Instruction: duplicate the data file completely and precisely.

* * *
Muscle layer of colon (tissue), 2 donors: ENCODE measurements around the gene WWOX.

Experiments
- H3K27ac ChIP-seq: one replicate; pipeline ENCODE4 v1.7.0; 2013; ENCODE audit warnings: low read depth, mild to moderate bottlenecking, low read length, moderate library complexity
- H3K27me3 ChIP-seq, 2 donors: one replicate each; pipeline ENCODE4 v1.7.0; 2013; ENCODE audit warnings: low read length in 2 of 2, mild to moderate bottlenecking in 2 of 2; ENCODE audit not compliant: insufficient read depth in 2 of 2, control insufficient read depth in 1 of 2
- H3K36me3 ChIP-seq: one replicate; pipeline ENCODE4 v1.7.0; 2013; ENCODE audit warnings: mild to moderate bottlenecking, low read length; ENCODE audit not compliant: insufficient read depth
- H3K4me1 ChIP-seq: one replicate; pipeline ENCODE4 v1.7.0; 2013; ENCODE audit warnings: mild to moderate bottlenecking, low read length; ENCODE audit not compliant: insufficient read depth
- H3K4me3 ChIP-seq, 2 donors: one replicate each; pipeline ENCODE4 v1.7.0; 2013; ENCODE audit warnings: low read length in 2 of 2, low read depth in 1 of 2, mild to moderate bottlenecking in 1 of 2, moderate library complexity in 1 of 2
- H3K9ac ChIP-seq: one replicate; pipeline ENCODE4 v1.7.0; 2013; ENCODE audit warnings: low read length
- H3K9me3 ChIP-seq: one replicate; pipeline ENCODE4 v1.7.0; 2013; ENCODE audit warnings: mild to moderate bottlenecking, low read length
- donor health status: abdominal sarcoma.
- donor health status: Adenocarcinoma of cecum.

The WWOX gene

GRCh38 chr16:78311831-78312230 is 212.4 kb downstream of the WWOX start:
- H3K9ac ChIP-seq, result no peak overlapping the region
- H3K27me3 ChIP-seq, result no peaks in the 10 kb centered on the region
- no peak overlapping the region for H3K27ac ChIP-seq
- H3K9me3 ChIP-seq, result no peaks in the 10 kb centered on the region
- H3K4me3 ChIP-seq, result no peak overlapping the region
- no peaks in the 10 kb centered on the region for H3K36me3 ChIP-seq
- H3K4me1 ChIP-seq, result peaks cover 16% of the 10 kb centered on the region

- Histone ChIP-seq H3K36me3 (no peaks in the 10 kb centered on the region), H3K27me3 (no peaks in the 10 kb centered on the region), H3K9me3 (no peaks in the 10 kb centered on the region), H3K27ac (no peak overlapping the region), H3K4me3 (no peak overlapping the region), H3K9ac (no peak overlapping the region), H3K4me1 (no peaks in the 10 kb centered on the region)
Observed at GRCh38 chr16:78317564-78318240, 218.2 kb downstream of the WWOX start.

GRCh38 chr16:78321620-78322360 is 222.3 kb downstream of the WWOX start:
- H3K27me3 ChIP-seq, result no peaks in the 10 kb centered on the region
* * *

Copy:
Muscle layer of colon (tissue), 2 donors: ENCODE measurements around the gene WWOX.

Experiments
- H3K27ac ChIP-seq: one replicate; pipeline ENCODE4 v1.7.0; 2013; ENCODE audit warnings: low read depth, mild to moderate bottlenecking, low read length, moderate library complexity
- H3K27me3 ChIP-seq, 2 donors: one replicate each; pipeline ENCODE4 v1.7.0; 2013; ENCODE audit warnings: low read length in 2 of 2, mild to moderate bottlenecking in 2 of 2; ENCODE audit not compliant: insufficient read depth in 2 of 2, control insufficient read depth in 1 of 2
- H3K36me3 ChIP-seq: one replicate; pipeline ENCODE4 v1.7.0; 2013; ENCODE audit warnings: mild to moderate bottlenecking, low read length; ENCODE audit not compliant: insufficient read depth
- H3K4me1 ChIP-seq: one replicate; pipeline ENCODE4 v1.7.0; 2013; ENCODE audit warnings: mild to moderate bottlenecking, low read length; ENCODE audit not compliant: insufficient read depth
- H3K4me3 ChIP-seq, 2 donors: one replicate each; pipeline ENCODE4 v1.7.0; 2013; ENCODE audit warnings: low read length in 2 of 2, low read depth in 1 of 2, mild to moderate bottlenecking in 1 of 2, moderate library complexity in 1 of 2
- H3K9ac ChIP-seq: one replicate; pipeline ENCODE4 v1.7.0; 2013; ENCODE audit warnings: low read length
- H3K9me3 ChIP-seq: one replicate; pipeline ENCODE4 v1.7.0; 2013; ENCODE audit warnings: mild to moderate bottlenecking, low read length
- donor health status: abdominal sarcoma.
- donor health status: Adenocarcinoma of cecum.

The WWOX gene

GRCh38 chr16:78311831-78312230 is 212.4 kb downstream of the WWOX start:
- H3K9ac ChIP-seq, result no peak overlapping the region
- H3K27me3 ChIP-seq, result no peaks in the 10 kb centered on the region
- no peak overlapping the region for H3K27ac ChIP-seq
- H3K9me3 ChIP-seq, result no peaks in the 10 kb centered on the region
- H3K4me3 ChIP-seq, result no peak overlapping the region
- no peaks in the 10 kb centered on the region for H3K36me3 ChIP-seq
- H3K4me1 ChIP-seq, result peaks cover 16% of the 10 kb centered on the region

- Histone ChIP-seq H3K36me3 (no peaks in the 10 kb centered on the region), H3K27me3 (no peaks in the 10 kb centered on the region), H3K9me3 (no peaks in the 10 kb centered on the region), H3K27ac (no peak overlapping the region), H3K4me3 (no peak overlapping the region), H3K9ac (no peak overlapping the region), H3K4me1 (no peaks in the 10 kb centered on the region)
Observed at GRCh38 chr16:78317564-78318240, 218.2 kb downstream of the WWOX start.

GRCh38 chr16:78321620-78322360 is 222.3 kb downstream of the WWOX start:
- H3K27me3 ChIP-seq, result no peaks in the 10 kb centered on the region